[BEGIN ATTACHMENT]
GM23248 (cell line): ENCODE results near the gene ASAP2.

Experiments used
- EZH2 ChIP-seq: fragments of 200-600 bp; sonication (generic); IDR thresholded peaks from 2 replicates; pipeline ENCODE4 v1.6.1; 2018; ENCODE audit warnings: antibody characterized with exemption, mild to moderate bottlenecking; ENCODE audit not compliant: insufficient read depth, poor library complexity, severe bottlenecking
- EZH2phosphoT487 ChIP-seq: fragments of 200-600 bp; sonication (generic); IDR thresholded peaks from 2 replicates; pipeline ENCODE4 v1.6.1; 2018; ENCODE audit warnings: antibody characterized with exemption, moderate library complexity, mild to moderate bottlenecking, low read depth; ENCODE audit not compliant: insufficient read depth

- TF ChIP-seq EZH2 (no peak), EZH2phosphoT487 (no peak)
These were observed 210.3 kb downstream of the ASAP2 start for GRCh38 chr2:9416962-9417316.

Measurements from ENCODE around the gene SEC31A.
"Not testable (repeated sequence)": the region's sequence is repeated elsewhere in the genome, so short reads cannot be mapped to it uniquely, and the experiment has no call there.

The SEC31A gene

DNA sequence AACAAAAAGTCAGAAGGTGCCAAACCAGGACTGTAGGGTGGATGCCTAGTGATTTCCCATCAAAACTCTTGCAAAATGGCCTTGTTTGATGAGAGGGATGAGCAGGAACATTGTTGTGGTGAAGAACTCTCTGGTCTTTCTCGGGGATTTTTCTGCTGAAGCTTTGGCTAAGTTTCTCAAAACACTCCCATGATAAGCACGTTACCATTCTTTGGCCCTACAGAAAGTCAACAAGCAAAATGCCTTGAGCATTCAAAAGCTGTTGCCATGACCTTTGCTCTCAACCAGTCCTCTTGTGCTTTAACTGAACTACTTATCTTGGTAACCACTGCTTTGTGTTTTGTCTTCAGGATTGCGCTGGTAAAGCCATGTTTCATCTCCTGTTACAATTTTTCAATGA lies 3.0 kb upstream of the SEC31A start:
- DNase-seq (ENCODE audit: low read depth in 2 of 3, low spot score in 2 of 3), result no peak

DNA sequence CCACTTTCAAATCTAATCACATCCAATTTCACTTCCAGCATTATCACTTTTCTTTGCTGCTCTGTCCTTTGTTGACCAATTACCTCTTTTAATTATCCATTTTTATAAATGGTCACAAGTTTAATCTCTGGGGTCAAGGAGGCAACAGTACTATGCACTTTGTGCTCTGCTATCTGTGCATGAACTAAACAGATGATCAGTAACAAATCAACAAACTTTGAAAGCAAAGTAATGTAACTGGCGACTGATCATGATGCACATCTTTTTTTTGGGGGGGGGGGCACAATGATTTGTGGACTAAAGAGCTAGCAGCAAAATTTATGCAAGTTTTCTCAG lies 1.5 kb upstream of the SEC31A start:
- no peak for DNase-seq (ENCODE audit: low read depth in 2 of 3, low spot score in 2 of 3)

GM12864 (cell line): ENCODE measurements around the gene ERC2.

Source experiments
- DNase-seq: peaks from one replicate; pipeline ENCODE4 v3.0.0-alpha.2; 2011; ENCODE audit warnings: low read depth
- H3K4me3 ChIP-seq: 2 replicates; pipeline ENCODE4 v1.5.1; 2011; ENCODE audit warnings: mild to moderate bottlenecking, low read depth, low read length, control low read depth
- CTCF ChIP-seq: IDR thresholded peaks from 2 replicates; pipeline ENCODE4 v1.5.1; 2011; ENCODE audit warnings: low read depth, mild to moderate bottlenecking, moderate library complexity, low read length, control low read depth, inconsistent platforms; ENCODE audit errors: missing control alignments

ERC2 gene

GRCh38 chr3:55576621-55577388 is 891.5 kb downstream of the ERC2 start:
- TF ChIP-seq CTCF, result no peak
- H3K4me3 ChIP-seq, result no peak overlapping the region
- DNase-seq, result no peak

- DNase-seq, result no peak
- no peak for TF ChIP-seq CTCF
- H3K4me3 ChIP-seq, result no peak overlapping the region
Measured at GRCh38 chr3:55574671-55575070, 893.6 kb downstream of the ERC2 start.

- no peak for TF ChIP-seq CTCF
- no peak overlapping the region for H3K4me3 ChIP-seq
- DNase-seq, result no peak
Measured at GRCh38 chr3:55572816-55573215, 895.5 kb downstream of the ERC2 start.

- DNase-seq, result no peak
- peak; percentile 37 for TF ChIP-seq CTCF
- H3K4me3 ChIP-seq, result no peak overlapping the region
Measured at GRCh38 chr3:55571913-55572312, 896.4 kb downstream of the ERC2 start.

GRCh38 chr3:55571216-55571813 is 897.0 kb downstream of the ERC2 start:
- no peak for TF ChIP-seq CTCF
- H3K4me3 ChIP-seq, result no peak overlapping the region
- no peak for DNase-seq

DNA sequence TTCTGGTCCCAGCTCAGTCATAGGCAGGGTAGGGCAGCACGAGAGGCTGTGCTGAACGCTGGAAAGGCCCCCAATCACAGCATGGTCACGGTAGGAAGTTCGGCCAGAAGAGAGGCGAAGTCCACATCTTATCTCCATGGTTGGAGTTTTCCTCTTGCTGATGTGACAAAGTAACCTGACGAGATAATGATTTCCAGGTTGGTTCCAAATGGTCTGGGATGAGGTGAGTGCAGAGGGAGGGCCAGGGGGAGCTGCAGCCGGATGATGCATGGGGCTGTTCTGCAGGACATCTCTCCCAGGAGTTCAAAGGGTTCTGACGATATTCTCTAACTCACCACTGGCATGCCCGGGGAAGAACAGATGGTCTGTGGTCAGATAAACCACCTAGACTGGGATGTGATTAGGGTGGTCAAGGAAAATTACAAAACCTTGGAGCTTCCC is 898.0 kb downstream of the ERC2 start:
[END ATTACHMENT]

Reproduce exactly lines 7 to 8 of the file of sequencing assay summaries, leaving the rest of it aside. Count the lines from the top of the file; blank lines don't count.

Measurements from ENCODE around the gene SEC31A.
"Not testable (repeated sequence)": the region's sequence is repeated elsewhere in the genome, so short reads cannot be mapped to it uniquely, and the experiment has no call there.